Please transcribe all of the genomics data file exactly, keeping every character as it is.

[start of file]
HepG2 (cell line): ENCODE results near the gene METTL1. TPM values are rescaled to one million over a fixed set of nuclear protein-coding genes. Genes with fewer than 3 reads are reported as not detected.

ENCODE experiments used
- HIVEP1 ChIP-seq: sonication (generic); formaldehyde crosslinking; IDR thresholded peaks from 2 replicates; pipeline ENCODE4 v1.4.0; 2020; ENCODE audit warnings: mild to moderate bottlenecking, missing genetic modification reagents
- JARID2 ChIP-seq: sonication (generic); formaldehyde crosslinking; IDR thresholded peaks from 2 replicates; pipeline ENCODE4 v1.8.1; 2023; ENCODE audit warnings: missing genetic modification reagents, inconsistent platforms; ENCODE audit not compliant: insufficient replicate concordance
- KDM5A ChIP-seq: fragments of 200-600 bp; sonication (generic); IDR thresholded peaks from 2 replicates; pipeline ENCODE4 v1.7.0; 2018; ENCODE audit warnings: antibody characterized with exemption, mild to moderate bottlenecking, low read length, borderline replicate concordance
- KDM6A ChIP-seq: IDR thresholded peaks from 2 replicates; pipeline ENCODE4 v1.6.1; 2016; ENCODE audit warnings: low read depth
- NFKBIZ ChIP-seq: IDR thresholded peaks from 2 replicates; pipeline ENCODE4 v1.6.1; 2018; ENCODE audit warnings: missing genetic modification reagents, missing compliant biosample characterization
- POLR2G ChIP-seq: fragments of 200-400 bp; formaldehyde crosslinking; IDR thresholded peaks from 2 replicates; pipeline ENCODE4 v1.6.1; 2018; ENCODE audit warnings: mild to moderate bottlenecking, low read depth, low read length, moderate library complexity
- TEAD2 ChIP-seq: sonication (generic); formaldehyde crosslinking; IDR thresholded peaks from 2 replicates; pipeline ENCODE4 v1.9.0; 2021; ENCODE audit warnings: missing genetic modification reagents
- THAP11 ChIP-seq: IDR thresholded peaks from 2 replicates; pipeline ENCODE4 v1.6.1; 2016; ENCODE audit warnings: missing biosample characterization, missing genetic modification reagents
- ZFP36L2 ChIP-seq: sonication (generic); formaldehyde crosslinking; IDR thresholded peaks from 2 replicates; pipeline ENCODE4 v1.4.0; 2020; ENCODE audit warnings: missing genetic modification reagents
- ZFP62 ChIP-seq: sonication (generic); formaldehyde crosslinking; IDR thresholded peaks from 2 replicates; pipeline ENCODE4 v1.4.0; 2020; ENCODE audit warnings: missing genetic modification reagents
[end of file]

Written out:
HepG2 (cell line): ENCODE results near the gene METTL1. TPM values are rescaled to one million over a fixed set of nuclear protein-coding genes. Genes with fewer than 3 reads are reported as not detected.

ENCODE experiments used
- HIVEP1 ChIP-seq: sonication (generic); formaldehyde crosslinking; IDR thresholded peaks from 2 replicates; pipeline ENCODE4 v1.4.0; 2020; ENCODE audit warnings: mild to moderate bottlenecking, missing genetic modification reagents
- JARID2 ChIP-seq: sonication (generic); formaldehyde crosslinking; IDR thresholded peaks from 2 replicates; pipeline ENCODE4 v1.8.1; 2023; ENCODE audit warnings: missing genetic modification reagents, inconsistent platforms; ENCODE audit not compliant: insufficient replicate concordance
- KDM5A ChIP-seq: fragments of 200-600 bp; sonication (generic); IDR thresholded peaks from 2 replicates; pipeline ENCODE4 v1.7.0; 2018; ENCODE audit warnings: antibody characterized with exemption, mild to moderate bottlenecking, low read length, borderline replicate concordance
- KDM6A ChIP-seq: IDR thresholded peaks from 2 replicates; pipeline ENCODE4 v1.6.1; 2016; ENCODE audit warnings: low read depth
- NFKBIZ ChIP-seq: IDR thresholded peaks from 2 replicates; pipeline ENCODE4 v1.6.1; 2018; ENCODE audit warnings: missing genetic modification reagents, missing compliant biosample characterization
- POLR2G ChIP-seq: fragments of 200-400 bp; formaldehyde crosslinking; IDR thresholded peaks from 2 replicates; pipeline ENCODE4 v1.6.1; 2018; ENCODE audit warnings: mild to moderate bottlenecking, low read depth, low read length, moderate library complexity
- TEAD2 ChIP-seq: sonication (generic); formaldehyde crosslinking; IDR thresholded peaks from 2 replicates; pipeline ENCODE4 v1.9.0; 2021; ENCODE audit warnings: missing genetic modification reagents
- THAP11 ChIP-seq: IDR thresholded peaks from 2 replicates; pipeline ENCODE4 v1.6.1; 2016; ENCODE audit warnings: missing biosample characterization, missing genetic modification reagents
- ZFP36L2 ChIP-seq: sonication (generic); formaldehyde crosslinking; IDR thresholded peaks from 2 replicates; pipeline ENCODE4 v1.4.0; 2020; ENCODE audit warnings: missing genetic modification reagents
- ZFP62 ChIP-seq: sonication (generic); formaldehyde crosslinking; IDR thresholded peaks from 2 replicates; pipeline ENCODE4 v1.4.0; 2020; ENCODE audit warnings: missing genetic modification reagents